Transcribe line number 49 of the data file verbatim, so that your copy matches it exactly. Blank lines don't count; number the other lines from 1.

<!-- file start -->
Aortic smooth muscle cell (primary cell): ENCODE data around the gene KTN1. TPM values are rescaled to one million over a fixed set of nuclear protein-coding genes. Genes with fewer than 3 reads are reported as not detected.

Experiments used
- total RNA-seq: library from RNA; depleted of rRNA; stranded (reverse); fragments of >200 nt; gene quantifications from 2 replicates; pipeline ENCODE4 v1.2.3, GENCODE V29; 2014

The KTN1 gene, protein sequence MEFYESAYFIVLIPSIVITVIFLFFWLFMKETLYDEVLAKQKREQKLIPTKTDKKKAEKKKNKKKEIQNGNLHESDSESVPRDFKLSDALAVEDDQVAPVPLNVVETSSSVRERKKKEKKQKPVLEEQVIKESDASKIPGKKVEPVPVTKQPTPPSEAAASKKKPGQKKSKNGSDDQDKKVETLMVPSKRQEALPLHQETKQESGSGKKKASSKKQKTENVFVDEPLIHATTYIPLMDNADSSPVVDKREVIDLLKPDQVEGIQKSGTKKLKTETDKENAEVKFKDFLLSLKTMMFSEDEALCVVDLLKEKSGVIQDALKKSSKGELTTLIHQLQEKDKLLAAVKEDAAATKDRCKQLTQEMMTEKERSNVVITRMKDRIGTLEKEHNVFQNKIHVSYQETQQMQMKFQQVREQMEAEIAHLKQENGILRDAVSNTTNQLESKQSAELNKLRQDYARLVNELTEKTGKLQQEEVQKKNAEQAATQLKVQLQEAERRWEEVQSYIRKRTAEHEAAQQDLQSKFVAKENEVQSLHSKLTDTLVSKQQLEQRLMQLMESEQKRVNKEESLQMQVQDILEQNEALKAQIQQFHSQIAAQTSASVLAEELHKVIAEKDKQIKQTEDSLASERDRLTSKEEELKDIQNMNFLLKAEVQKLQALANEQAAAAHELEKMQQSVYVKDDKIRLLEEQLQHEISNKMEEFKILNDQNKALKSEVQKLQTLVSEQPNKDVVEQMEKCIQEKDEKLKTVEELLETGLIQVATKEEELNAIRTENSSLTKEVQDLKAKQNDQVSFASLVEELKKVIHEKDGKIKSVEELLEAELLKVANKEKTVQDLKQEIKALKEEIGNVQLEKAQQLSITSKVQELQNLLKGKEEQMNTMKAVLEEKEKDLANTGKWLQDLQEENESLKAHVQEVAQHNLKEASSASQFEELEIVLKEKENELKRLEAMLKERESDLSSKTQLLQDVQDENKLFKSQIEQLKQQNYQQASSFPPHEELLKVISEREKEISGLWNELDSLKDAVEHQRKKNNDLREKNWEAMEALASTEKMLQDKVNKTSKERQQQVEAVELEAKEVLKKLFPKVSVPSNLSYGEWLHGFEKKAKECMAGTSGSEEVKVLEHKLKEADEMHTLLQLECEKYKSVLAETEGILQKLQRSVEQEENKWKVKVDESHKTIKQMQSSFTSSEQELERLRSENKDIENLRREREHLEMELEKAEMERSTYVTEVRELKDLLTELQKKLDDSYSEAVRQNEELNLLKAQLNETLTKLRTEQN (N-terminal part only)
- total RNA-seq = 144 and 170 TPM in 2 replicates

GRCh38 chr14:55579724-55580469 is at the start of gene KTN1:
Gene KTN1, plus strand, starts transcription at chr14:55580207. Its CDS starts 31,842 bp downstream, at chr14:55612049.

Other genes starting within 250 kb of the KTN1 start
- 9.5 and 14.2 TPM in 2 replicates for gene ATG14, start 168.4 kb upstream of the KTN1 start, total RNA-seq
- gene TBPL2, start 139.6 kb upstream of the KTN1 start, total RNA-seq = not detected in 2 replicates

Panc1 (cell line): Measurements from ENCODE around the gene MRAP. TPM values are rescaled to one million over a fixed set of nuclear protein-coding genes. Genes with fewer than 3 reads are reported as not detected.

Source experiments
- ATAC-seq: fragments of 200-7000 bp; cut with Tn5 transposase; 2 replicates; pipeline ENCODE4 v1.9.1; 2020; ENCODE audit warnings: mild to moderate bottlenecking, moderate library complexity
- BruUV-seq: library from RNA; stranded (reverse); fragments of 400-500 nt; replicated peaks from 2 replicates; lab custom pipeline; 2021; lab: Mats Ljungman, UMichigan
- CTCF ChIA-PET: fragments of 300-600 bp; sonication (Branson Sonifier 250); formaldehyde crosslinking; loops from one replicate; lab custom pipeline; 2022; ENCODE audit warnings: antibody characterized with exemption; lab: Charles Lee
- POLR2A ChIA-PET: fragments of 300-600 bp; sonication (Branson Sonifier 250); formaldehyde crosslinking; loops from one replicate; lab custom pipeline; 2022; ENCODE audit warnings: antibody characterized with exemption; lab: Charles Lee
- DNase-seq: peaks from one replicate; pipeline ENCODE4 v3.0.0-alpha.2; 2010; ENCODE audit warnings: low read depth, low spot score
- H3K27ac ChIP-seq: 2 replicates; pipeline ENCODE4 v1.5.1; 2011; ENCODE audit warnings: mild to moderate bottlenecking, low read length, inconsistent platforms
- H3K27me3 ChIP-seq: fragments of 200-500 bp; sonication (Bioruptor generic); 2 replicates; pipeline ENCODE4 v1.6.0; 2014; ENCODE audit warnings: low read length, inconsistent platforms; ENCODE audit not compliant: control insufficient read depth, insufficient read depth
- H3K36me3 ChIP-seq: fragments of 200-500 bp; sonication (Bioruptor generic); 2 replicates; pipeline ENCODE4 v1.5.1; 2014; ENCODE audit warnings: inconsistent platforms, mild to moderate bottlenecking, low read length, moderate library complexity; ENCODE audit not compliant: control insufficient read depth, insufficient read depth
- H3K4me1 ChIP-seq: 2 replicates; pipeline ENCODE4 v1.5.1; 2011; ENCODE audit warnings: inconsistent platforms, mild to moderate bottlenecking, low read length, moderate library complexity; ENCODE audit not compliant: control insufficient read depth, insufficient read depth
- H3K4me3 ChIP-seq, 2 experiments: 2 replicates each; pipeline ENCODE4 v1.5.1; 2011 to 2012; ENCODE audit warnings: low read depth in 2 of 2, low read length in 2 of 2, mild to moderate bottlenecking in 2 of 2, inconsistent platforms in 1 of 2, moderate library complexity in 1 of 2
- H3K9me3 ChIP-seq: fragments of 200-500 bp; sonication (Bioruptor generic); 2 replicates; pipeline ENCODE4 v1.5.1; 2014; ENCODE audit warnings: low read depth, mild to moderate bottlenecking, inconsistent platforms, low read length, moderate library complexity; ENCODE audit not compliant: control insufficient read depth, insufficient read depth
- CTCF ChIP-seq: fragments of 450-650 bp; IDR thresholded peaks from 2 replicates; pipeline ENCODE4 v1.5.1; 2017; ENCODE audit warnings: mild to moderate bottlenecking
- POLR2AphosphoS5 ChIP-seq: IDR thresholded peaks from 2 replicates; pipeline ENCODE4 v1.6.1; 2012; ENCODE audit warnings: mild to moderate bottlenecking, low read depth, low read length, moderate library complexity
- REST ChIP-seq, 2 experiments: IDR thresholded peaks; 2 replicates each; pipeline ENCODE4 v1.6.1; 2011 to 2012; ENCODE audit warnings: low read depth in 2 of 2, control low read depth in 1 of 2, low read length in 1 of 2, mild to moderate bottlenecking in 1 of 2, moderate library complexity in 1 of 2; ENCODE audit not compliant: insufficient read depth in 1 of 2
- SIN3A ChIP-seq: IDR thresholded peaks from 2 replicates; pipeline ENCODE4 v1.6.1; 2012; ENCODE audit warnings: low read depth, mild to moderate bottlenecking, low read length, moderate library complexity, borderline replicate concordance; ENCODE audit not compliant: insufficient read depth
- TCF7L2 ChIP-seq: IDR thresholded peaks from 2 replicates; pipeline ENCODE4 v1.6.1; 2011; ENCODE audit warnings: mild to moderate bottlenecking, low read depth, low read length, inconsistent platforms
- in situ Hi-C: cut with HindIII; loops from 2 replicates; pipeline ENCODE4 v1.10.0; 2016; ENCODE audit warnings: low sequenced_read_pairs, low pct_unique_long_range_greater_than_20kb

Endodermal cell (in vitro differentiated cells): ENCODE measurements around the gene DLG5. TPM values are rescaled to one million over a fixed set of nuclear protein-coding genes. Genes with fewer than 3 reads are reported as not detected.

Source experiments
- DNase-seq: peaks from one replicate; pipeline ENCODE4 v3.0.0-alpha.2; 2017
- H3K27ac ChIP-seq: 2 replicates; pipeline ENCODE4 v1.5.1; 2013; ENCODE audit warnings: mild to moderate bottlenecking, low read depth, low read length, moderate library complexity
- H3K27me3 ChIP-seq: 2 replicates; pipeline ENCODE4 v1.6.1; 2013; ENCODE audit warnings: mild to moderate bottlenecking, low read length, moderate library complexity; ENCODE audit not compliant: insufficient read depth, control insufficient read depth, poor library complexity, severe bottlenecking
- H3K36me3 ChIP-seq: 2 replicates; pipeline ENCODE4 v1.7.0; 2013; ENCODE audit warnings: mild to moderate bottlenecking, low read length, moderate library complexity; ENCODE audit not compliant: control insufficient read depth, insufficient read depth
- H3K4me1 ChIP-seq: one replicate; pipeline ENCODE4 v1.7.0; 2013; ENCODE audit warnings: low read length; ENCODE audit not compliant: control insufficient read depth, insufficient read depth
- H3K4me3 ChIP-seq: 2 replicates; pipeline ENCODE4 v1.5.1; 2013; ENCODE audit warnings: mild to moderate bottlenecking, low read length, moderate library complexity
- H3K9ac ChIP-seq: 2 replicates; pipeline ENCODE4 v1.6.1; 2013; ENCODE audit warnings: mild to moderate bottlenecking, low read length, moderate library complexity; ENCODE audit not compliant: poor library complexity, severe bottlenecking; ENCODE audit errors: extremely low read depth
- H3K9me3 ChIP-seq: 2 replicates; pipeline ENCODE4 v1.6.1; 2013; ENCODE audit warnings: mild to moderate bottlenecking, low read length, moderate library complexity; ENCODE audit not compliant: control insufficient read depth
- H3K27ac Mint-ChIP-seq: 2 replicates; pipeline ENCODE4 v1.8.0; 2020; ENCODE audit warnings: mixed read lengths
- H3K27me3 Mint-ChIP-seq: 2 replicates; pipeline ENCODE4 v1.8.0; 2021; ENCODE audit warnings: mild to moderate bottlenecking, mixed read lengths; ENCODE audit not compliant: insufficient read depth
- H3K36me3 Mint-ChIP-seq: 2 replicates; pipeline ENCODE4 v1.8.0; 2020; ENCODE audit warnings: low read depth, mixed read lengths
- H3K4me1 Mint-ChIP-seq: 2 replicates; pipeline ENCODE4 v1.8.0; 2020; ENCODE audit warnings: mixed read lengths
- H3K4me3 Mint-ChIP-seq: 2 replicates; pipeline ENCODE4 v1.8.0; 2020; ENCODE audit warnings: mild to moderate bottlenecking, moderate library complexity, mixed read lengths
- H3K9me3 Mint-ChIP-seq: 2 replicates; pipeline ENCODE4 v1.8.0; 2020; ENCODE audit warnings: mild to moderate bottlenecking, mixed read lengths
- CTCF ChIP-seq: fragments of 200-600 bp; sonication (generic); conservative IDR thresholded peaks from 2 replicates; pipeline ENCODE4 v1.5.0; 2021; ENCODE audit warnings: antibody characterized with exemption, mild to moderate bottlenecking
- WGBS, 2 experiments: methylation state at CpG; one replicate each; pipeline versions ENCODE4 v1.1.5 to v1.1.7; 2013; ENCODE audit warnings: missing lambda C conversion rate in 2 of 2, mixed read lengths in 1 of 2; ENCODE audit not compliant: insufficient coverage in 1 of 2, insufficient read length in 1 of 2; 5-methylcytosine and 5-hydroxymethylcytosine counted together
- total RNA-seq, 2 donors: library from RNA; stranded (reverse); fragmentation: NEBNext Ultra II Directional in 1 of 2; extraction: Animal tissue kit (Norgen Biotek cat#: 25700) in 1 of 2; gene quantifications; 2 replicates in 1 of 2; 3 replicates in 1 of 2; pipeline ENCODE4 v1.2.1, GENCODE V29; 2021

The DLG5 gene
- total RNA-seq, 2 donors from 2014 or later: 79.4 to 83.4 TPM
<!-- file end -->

The DLG5 gene